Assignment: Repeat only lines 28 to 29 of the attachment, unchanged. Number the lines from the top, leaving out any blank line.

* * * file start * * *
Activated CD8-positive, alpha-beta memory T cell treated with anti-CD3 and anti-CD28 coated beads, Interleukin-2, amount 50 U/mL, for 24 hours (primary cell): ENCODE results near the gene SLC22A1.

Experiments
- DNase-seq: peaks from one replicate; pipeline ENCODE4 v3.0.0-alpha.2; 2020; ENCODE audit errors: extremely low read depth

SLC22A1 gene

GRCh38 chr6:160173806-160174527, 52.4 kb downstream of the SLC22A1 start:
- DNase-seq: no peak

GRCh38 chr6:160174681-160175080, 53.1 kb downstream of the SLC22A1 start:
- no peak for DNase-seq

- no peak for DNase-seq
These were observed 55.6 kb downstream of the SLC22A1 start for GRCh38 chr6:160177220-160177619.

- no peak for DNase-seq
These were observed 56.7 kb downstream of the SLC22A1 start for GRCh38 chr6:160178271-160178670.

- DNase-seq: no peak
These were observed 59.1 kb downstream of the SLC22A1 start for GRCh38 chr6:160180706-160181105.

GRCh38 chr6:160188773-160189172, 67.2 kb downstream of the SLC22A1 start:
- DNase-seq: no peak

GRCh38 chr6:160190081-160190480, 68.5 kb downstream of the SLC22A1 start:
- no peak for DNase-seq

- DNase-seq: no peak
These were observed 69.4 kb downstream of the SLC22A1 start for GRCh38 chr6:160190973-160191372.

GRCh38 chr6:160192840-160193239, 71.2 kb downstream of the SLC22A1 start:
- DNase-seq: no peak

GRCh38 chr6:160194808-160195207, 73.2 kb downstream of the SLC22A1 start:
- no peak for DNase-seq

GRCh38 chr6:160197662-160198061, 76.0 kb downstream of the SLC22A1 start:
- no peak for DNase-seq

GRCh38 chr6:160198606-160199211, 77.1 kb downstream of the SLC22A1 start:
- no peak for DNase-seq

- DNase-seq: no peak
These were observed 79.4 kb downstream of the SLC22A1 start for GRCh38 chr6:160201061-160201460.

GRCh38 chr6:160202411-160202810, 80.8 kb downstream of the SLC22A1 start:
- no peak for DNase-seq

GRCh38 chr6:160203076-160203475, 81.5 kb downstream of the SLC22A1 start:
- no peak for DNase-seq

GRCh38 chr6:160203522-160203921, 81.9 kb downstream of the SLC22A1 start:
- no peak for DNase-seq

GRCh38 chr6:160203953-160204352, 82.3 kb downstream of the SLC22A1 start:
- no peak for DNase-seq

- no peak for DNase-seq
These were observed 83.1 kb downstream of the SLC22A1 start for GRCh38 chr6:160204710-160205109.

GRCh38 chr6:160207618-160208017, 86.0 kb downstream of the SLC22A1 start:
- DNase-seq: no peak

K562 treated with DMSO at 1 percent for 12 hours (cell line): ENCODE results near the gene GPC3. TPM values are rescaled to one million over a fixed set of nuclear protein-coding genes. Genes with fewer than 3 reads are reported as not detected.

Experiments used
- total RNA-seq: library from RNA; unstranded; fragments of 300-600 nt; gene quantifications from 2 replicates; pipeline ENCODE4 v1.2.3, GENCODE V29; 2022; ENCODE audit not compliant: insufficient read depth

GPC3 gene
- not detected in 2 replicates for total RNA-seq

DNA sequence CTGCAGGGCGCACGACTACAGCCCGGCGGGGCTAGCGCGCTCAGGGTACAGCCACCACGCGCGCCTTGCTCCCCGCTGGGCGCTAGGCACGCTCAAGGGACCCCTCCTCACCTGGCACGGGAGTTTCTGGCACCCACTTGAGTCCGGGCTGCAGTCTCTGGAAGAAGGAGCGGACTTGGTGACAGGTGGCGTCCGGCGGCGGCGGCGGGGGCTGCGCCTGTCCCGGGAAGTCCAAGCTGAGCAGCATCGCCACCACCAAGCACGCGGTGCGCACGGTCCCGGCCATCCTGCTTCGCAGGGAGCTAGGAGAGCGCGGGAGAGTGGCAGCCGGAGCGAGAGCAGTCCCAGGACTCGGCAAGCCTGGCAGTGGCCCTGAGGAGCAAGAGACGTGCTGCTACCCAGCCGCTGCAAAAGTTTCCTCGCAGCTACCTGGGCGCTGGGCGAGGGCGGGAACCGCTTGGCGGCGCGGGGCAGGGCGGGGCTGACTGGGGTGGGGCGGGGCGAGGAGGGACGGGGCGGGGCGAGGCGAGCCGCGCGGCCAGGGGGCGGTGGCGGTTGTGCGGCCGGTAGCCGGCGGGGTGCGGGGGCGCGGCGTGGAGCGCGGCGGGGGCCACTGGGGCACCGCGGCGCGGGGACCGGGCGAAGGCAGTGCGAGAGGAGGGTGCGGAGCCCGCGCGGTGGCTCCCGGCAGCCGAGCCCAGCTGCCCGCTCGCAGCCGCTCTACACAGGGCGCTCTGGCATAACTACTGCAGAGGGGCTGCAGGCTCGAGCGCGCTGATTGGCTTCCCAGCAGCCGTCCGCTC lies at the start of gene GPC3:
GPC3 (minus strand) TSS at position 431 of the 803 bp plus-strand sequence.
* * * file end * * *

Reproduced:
- no peak for DNase-seq

- DNase-seq: no peak